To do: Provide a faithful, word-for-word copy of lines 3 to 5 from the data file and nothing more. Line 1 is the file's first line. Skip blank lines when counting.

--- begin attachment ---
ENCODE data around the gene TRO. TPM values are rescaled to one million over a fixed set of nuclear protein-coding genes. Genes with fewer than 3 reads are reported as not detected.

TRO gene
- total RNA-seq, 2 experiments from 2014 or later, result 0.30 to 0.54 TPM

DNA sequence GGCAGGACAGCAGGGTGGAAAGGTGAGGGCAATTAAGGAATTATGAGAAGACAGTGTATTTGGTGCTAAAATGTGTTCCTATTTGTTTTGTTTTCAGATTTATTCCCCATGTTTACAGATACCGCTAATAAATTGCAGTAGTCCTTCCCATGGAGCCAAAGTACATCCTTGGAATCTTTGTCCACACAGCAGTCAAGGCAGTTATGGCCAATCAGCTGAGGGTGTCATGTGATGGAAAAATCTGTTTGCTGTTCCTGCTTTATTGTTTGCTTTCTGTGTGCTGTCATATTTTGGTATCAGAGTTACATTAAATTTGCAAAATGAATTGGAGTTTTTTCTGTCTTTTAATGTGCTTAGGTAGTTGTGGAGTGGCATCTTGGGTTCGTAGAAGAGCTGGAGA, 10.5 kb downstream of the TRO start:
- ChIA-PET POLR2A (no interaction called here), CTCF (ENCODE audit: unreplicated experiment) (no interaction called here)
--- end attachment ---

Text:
- total RNA-seq, 2 experiments from 2014 or later, result 0.30 to 0.54 TPM

DNA sequence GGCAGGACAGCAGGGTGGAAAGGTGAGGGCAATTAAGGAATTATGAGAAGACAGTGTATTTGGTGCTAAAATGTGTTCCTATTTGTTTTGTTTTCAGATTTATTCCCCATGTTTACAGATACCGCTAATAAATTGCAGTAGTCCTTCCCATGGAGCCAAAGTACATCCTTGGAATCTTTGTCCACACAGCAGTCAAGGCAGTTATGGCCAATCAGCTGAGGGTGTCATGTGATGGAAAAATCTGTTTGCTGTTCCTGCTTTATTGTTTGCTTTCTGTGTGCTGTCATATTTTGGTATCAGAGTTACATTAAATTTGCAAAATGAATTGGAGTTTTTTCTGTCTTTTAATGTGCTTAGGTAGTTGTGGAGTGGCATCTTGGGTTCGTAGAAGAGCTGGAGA, 10.5 kb downstream of the TRO start:
- ChIA-PET POLR2A (no interaction called here), CTCF (ENCODE audit: unreplicated experiment) (no interaction called here)